Behavioral economics and the related field, behavioral finance, study the effects of social, cognitive, and emotional factors on the economic decisions of individuals and institutions and the consequences for market prices, returns, and the resource allocation. The fields are primarily concerned with the bounds of rationality of economic agents. Behavioral models typically integrate insights from psychology with neo-classical economic theory. In so doing they cover a range of concepts, methods, and fields. Behavioral analysts are not only concerned with the effects of market decisions but also with public choice, which describes another source of economic decisions with related biases towards promoting self-interest. There are three prevalent themes in behavioral finances:
• Heuristics: People often make decisions based on approximate rules of thumb and not strict logic. • Framing: The collection of anecdotes and stereotypes that make up the mental emotional filters individuals rely on to understand and respond to events.
• Market inefficiencies: These include mis-pricings and non-rational decision making.
Issues in behavioral economics
The central issue in behavioral finance is explaining why market participants make systematic errors. Such errors affect prices and returns, creating market inefficiencies. It also investigates how other participants take advantage (arbitrage) of such market inefficiencies.
Behavioral finance highlights inefficiencies such as under- or over-reactions to information as causes of market trends (and in extreme cases of bubbles and crashes). Such reactions have been attributed to limited investor attention, overconfidence, overoptimism, mimicry (herding instinct) and noise trading. Technical analysts consider behavioral finance, behavioral economics' academic cousin, to be the theoretical basis for technical analysis. Other key observations include the asymmetry between decisions to acquire or keep resources, known as the "bird in the bush" paradox, and loss aversion, the unwillingness to let go of a valued possession. Loss aversion appears to manifest itself in investor behavior as a reluctance to sell shares or other equity, if doing so would result in a nominal loss. It may also help explain why housing prices rarely/slowly decline to market clearing levels during periods of low demand.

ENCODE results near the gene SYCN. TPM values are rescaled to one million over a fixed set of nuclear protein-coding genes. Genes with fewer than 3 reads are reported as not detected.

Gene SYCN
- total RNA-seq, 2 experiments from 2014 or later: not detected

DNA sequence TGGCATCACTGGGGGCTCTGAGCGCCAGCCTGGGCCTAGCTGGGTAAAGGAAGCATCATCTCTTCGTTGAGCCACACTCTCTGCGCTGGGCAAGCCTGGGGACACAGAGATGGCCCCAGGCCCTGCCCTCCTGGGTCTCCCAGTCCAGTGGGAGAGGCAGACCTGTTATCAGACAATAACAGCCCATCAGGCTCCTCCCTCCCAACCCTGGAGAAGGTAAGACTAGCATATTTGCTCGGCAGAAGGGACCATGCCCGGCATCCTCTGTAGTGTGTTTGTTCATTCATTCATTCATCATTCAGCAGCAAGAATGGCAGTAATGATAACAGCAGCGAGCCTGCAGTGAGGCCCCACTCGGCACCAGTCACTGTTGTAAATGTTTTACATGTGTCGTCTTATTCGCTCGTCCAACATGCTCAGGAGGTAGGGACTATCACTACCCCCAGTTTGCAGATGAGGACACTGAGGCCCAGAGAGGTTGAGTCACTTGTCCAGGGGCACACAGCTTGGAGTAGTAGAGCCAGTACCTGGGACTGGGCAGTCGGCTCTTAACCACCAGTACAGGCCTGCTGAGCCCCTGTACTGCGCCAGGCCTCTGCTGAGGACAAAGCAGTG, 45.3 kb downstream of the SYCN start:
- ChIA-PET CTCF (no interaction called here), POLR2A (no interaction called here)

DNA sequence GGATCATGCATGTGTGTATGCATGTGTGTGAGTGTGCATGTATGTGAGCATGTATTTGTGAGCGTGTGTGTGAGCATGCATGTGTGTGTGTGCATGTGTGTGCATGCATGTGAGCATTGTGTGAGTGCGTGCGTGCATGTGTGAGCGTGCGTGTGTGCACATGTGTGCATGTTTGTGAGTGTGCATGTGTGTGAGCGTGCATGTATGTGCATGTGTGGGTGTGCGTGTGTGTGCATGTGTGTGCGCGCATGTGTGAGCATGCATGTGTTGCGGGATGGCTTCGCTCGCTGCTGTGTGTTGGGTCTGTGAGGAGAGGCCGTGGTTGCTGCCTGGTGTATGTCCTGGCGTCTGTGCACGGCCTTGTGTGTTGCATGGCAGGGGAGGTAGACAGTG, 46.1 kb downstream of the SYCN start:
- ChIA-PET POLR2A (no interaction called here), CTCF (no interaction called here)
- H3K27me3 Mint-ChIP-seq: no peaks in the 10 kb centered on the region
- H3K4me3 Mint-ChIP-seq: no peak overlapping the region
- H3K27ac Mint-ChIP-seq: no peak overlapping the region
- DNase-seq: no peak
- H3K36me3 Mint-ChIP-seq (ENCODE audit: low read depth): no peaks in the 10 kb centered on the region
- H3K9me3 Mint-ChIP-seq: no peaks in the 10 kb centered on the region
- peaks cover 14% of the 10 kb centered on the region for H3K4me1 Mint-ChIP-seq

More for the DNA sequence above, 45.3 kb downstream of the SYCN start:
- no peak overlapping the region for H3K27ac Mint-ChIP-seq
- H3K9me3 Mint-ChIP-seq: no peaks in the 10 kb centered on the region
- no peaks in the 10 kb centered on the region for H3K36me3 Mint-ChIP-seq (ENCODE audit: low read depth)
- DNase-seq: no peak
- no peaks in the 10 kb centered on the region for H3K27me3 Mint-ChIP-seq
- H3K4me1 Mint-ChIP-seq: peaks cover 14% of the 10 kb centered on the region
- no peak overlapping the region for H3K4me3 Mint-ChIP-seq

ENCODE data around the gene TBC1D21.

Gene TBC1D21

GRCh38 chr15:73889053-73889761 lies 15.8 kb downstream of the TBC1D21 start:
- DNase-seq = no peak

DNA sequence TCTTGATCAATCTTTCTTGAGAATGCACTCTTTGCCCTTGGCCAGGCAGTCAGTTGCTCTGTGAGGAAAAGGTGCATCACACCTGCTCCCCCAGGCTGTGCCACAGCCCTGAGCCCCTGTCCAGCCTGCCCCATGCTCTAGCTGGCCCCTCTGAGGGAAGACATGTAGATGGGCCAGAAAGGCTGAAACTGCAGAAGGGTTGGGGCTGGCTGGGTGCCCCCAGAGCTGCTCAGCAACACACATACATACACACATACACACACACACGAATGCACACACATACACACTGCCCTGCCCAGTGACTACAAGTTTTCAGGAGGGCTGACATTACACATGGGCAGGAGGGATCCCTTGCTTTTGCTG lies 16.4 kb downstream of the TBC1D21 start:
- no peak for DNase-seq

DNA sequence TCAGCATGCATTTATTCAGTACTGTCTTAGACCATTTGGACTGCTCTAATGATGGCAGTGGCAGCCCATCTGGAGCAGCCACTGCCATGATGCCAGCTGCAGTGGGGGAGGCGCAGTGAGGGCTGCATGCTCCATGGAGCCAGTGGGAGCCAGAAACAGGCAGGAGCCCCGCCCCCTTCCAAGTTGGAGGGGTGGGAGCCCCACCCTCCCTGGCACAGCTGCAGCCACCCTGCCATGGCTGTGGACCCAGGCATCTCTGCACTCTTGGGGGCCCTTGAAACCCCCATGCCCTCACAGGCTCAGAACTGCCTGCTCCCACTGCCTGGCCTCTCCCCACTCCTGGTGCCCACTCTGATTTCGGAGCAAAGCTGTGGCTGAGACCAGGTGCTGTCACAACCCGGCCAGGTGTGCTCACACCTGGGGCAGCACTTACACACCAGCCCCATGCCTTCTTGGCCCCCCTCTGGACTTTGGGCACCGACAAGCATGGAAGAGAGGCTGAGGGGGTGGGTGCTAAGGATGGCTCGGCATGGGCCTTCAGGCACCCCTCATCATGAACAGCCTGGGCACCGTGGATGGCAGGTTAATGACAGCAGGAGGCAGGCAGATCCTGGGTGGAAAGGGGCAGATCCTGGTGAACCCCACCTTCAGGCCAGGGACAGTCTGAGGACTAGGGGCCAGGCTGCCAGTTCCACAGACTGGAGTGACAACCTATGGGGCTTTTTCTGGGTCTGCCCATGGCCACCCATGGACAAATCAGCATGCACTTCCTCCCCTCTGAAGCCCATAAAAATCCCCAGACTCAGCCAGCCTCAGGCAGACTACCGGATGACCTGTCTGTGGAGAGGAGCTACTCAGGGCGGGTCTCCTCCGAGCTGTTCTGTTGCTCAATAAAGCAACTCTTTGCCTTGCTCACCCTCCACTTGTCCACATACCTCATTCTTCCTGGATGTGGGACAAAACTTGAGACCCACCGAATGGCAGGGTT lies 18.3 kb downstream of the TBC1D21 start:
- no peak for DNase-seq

Benartzi and Thaler (1995), applying a version of prospect theory, claim to have solved the equity premium puzzle, something conventional finance models have been unable to do so far. Experimental finance applies the experimental method, e.g. creating an artificial market by some kind of simulation software to study people's decision-making process and behavior in financial markets.
Quantitative behavioral finance
Quantitative behavioral finance uses mathematical and statistical methodology to understand behavioral biases. In marketing research, a study shows little evidence that escalating biases impact marketing decisions. Leading contributors include Gunduz Caginalp (Editor of the Journal of Behavioral Finance from 2001–2004) and collaborators including 2002 Nobelist Vernon Smith, David Porter, Don Balenovich, Vladimira Ilieva and Ahmet Duran, and Ray Sturm.
Some financial models used in money management and asset valuation incorporate behavioral finance parameters, for example:
• Thaler's model of price reactions to information, with three phases, underreaction-adjustment-overreaction, creating a price trend
One characteristic of overreaction is that average returns following announcements of good news is lower than following bad news. In other words, overreaction occurs if the market reacts too strongly or for too long to news, thus requiring adjustment in the opposite direction. As a result, outperforming assets in one period are likely to...